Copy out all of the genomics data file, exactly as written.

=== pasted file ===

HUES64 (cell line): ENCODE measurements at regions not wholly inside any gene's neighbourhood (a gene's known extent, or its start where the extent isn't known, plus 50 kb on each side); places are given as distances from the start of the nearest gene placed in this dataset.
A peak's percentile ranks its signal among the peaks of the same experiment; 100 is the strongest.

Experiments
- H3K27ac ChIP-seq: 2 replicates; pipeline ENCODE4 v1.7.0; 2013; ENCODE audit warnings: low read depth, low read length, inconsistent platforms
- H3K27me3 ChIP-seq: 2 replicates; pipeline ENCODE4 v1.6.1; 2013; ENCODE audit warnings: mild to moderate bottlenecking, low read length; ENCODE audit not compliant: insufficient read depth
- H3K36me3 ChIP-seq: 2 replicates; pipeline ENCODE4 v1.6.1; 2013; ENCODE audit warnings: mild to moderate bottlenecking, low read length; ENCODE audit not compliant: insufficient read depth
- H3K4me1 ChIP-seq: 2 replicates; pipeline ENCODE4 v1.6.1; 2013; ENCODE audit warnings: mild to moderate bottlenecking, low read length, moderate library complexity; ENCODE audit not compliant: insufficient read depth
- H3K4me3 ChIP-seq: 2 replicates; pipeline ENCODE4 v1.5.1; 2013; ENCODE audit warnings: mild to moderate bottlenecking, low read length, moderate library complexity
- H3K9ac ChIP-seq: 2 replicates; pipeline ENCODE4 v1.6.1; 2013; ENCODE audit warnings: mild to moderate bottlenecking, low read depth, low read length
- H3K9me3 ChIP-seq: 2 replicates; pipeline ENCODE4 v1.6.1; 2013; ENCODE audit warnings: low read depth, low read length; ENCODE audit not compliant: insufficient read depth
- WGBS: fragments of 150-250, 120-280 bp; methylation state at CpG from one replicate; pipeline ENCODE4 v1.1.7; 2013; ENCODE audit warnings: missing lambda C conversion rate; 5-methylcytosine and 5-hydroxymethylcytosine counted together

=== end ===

HUES64 (cell line): ENCODE measurements at regions not wholly inside any gene's neighbourhood (a gene's known extent, or its start where the extent isn't known, plus 50 kb on each side); places are given as distances from the start of the nearest gene placed in this dataset.
A peak's percentile ranks its signal among the peaks of the same experiment; 100 is the strongest.

Experiments
- H3K27ac ChIP-seq: 2 replicates; pipeline ENCODE4 v1.7.0; 2013; ENCODE audit warnings: low read depth, low read length, inconsistent platforms
- H3K27me3 ChIP-seq: 2 replicates; pipeline ENCODE4 v1.6.1; 2013; ENCODE audit warnings: mild to moderate bottlenecking, low read length; ENCODE audit not compliant: insufficient read depth
- H3K36me3 ChIP-seq: 2 replicates; pipeline ENCODE4 v1.6.1; 2013; ENCODE audit warnings: mild to moderate bottlenecking, low read length; ENCODE audit not compliant: insufficient read depth
- H3K4me1 ChIP-seq: 2 replicates; pipeline ENCODE4 v1.6.1; 2013; ENCODE audit warnings: mild to moderate bottlenecking, low read length, moderate library complexity; ENCODE audit not compliant: insufficient read depth
- H3K4me3 ChIP-seq: 2 replicates; pipeline ENCODE4 v1.5.1; 2013; ENCODE audit warnings: mild to moderate bottlenecking, low read length, moderate library complexity
- H3K9ac ChIP-seq: 2 replicates; pipeline ENCODE4 v1.6.1; 2013; ENCODE audit warnings: mild to moderate bottlenecking, low read depth, low read length
- H3K9me3 ChIP-seq: 2 replicates; pipeline ENCODE4 v1.6.1; 2013; ENCODE audit warnings: low read depth, low read length; ENCODE audit not compliant: insufficient read depth
- WGBS: fragments of 150-250, 120-280 bp; methylation state at CpG from one replicate; pipeline ENCODE4 v1.1.7; 2013; ENCODE audit warnings: missing lambda C conversion rate; 5-methylcytosine and 5-hydroxymethylcytosine counted together